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Amazon Takes Aim At Etsy With A New Craft Site, Handmade

Valerie Nethery's LilyEmme Jewelry is among the first artisanal stores to be featured on Handmade, Amazon's new marketplace.
LilyEmme Jewelry
Valerie Nethery's LilyEmme Jewelry is among the first artisanal stores to be featured on Handmade, Amazon's new marketplace.

Amazon is firing yet another shot at a competitor. This time it's a mega-artisanal shot, at Etsy — the popular craft site. The e-commerce giant on Thursday launched Handmade, a new marketplace for, well, handmade goods. This could be wonderful news for the artisan movement, or terrible news for Etsy, its staunchest supporter to date.

Valerie Nethery got a message out of the blue, from Amazon. "They emailed me directly. I'm not sure how they found me."

She's runs a little shop called LilyEmme, and guesses "maybe they found my Instagram, or maybe word of mouth."

Or maybe through her page on Etsy.

Nethery sells 14-karat gold jewelry that's handmade and ethical, using eco-friendly stones such as moissanites and ethically sourced conflict-free diamonds.

She's sold enough on Etsy (and through her own advertising) to make this her full-time job. And like many small-business owners, she wants to grow. So she couldn't ignore that email.

"Well, it's Amazon," she says. "It's such a big company. I really am passionate about what I do, so — I wanted to be at the forefront of something that I knew was going to be really big."

Amazon Handmade went live Thursday and Nethery was among the first artisans showcased on it. She says so far, she hasn't seen a flood of orders but a few inquiries asking how quickly LilyEmme can get items out and what options are available for custom orders.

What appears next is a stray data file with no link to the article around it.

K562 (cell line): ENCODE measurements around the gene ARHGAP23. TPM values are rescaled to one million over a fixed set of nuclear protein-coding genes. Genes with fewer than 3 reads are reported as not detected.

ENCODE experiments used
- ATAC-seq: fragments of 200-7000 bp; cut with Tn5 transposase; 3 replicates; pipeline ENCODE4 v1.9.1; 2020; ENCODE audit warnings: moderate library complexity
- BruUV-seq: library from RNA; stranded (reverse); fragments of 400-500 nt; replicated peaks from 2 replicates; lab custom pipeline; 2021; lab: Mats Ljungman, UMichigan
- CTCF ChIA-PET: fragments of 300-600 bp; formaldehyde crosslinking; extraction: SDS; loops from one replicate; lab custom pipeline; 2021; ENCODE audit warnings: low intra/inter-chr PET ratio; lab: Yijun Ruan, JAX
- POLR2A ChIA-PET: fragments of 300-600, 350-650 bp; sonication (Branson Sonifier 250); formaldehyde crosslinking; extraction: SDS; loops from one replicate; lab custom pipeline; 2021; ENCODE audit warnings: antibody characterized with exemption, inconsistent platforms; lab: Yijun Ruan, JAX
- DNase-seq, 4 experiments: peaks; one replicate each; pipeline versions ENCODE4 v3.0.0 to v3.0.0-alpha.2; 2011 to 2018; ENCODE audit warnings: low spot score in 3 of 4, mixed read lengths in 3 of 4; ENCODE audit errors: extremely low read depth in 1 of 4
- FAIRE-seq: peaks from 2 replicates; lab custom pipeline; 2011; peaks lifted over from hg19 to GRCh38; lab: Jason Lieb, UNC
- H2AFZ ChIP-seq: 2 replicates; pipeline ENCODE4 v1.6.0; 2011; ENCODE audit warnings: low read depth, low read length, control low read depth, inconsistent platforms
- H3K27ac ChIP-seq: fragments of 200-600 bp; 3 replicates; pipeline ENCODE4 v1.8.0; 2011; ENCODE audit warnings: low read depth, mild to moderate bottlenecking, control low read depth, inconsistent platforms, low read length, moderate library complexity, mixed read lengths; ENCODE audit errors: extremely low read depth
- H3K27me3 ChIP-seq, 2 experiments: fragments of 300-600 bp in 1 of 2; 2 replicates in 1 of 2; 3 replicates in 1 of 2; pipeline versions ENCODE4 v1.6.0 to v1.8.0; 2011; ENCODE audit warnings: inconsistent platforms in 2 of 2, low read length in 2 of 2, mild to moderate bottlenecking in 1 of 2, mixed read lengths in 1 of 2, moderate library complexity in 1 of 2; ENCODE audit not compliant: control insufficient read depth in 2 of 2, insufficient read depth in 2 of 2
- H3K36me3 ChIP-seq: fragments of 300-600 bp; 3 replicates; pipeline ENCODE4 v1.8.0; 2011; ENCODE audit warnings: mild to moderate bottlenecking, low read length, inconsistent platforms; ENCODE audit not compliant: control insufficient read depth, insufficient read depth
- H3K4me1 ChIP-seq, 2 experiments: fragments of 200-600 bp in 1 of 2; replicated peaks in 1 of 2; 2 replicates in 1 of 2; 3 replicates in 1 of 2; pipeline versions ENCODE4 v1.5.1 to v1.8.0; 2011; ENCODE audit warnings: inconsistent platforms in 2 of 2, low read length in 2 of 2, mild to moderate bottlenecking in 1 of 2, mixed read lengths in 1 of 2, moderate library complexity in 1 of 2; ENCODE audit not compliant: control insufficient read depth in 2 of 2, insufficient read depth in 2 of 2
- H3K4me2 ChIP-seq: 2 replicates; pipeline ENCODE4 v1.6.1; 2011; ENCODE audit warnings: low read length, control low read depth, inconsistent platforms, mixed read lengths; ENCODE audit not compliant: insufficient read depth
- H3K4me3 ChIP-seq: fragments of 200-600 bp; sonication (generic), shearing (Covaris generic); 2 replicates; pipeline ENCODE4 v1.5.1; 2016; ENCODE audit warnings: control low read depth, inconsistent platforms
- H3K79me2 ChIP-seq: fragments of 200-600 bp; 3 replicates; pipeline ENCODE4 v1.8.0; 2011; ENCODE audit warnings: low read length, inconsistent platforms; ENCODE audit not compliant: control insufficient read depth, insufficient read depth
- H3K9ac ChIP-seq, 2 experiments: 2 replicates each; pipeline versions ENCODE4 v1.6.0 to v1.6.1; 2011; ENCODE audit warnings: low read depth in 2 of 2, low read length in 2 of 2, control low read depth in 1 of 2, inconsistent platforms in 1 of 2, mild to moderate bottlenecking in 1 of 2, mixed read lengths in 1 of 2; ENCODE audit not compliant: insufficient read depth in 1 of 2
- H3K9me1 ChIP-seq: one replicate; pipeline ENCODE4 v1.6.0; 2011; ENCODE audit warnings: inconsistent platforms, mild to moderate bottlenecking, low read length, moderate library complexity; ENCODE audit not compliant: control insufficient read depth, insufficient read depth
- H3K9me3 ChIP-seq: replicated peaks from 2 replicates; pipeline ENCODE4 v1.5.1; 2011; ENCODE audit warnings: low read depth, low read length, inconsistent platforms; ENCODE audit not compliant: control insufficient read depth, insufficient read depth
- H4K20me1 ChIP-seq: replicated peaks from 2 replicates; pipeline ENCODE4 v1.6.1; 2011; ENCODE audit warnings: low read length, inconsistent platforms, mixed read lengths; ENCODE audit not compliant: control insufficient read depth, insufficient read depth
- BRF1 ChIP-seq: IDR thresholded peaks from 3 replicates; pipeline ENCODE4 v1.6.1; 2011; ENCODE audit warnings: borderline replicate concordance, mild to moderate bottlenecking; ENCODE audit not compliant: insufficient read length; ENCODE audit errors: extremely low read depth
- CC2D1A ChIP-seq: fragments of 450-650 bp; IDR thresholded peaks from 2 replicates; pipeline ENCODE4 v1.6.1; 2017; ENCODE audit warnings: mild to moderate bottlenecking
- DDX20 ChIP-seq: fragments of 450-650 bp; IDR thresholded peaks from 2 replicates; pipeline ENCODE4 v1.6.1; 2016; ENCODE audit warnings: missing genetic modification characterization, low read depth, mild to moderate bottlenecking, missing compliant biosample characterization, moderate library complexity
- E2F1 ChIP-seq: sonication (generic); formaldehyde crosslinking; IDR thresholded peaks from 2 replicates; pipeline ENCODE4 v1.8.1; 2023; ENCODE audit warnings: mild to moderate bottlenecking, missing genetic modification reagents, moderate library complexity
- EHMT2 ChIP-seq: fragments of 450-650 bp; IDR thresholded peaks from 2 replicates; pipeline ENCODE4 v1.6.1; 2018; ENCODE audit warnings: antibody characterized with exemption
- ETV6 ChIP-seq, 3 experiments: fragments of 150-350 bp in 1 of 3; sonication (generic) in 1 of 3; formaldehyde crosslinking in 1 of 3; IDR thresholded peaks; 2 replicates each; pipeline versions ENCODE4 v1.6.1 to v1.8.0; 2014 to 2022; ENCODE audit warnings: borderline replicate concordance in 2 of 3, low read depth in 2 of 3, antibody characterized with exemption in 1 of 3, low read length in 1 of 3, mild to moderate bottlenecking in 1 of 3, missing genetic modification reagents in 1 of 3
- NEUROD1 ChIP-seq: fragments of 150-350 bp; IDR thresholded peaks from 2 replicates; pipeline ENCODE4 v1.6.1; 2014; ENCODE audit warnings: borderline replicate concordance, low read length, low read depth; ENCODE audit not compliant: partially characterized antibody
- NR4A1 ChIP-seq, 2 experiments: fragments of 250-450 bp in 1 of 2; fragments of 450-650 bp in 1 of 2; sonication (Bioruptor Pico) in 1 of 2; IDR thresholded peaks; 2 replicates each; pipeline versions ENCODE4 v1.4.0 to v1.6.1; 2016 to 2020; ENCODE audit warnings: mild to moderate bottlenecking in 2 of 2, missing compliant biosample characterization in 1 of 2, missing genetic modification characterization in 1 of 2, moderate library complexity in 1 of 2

Amazon is giving artisans a very seductive offer: a chance to reach more than 240 million Amazon customers globally. The store debuts with about 80,000 items from 5,000 sellers.

Amazon's definition of definition of handmade is quite strict. Items have to be completely factory-free — no help at all from manufacturers or a kit.

Etsy, the incumbent, lets its artisans use that extra help to scale up. Vanessa Haim, a business owner who sells on Etsy, says it's unclear which business will woo and retain more sellers — and buyers — over time. She asks, "Well, are people going to now just want to go to Amazon for these kind of products?"

It's an open question.

Etsy went public in April and is under pressure from investors to grow. This move by Amazon could cut into Etsy's bottom line.

Or, Haim says optimistically, the money Amazon pumps into marketing could make the pie bigger for the handmade industry — bringing in customers who didn't know to look before. "Maybe instead of, you know, buying this product new, I can get this maybe handmade," she says.

Etsy says in a statement that it has spent a decade learning how to support artisans and sellers in a way that "no other marketplace can."

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Aarti Shahani is a correspondent for NPR. Based in Silicon Valley, she covers the biggest companies on earth. She is also an author. Her first book, Here We Are: American Dreams, American Nightmares (out Oct. 1, 2019), is about the extreme ups and downs her family encountered as immigrants in the U.S. Before journalism, Shahani was a community organizer in her native New York City, helping prisoners and families facing deportation. Even if it looks like she keeps changing careers, she's always doing the same thing: telling stories that matter.

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